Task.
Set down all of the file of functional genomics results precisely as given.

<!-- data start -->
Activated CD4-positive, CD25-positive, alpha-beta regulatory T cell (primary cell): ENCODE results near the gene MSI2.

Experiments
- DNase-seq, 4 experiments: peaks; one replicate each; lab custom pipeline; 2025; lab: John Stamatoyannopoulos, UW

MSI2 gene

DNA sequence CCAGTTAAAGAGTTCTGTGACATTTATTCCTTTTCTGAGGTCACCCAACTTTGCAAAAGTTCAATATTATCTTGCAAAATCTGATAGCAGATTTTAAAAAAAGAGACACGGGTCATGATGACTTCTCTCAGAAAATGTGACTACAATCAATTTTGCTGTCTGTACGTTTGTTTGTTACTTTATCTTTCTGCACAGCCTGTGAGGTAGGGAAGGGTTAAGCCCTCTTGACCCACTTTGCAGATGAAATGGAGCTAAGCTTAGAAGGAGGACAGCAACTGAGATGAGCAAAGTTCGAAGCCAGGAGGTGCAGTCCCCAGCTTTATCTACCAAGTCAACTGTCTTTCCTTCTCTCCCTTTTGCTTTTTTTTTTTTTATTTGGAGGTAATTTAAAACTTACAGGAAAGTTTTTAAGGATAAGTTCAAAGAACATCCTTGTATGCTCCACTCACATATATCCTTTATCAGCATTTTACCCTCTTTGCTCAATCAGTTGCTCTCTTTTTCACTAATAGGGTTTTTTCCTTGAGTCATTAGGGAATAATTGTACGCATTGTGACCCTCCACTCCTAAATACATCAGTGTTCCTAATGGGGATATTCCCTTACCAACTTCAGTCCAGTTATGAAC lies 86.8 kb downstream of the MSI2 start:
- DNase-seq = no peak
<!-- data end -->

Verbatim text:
Activated CD4-positive, CD25-positive, alpha-beta regulatory T cell (primary cell): ENCODE results near the gene MSI2.

Experiments
- DNase-seq, 4 experiments: peaks; one replicate each; lab custom pipeline; 2025; lab: John Stamatoyannopoulos, UW

MSI2 gene

DNA sequence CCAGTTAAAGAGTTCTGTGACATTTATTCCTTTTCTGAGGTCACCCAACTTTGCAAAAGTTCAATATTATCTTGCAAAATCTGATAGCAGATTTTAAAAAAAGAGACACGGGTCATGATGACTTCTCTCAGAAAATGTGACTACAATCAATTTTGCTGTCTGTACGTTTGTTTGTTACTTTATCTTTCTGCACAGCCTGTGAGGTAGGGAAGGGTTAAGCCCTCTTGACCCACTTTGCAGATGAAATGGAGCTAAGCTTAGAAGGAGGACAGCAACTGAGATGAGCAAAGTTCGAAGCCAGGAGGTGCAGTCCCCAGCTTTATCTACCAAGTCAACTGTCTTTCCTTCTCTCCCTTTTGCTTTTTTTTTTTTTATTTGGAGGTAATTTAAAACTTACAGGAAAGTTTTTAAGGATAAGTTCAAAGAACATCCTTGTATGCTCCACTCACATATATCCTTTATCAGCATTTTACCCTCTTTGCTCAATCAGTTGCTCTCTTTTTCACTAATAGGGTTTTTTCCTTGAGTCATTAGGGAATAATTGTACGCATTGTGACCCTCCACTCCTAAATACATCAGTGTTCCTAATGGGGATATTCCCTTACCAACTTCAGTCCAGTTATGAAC lies 86.8 kb downstream of the MSI2 start:
- DNase-seq = no peak